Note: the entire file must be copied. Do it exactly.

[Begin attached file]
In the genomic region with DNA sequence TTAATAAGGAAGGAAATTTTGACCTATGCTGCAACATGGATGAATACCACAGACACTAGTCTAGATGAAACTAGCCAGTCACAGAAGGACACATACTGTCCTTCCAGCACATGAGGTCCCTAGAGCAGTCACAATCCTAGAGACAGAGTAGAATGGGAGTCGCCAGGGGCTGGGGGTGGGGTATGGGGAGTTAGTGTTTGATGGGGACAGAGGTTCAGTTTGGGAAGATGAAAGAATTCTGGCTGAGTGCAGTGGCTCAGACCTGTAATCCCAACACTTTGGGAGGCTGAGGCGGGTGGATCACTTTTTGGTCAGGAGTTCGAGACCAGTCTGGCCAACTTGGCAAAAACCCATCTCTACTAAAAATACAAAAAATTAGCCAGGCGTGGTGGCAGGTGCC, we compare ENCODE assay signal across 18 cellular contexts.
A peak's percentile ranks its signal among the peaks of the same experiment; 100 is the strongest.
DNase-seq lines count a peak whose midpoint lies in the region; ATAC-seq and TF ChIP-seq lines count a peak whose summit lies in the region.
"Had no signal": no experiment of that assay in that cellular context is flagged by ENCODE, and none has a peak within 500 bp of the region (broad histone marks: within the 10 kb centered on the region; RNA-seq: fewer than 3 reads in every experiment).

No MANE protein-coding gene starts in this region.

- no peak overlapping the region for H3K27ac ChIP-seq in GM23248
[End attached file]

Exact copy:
In the genomic region with DNA sequence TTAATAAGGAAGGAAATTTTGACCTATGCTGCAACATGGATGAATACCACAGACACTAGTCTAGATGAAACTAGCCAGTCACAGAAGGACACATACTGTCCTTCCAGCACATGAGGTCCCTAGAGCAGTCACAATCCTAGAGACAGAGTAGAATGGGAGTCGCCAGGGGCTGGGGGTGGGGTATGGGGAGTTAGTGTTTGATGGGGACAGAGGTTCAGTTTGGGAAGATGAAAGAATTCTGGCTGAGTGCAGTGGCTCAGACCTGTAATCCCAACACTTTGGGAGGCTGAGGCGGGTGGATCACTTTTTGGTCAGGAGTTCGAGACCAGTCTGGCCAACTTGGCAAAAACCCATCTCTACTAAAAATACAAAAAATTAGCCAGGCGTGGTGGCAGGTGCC, we compare ENCODE assay signal across 18 cellular contexts.
A peak's percentile ranks its signal among the peaks of the same experiment; 100 is the strongest.
DNase-seq lines count a peak whose midpoint lies in the region; ATAC-seq and TF ChIP-seq lines count a peak whose summit lies in the region.
"Had no signal": no experiment of that assay in that cellular context is flagged by ENCODE, and none has a peak within 500 bp of the region (broad histone marks: within the 10 kb centered on the region; RNA-seq: fewer than 3 reads in every experiment).

No MANE protein-coding gene starts in this region.

- no peak overlapping the region for H3K27ac ChIP-seq in GM23248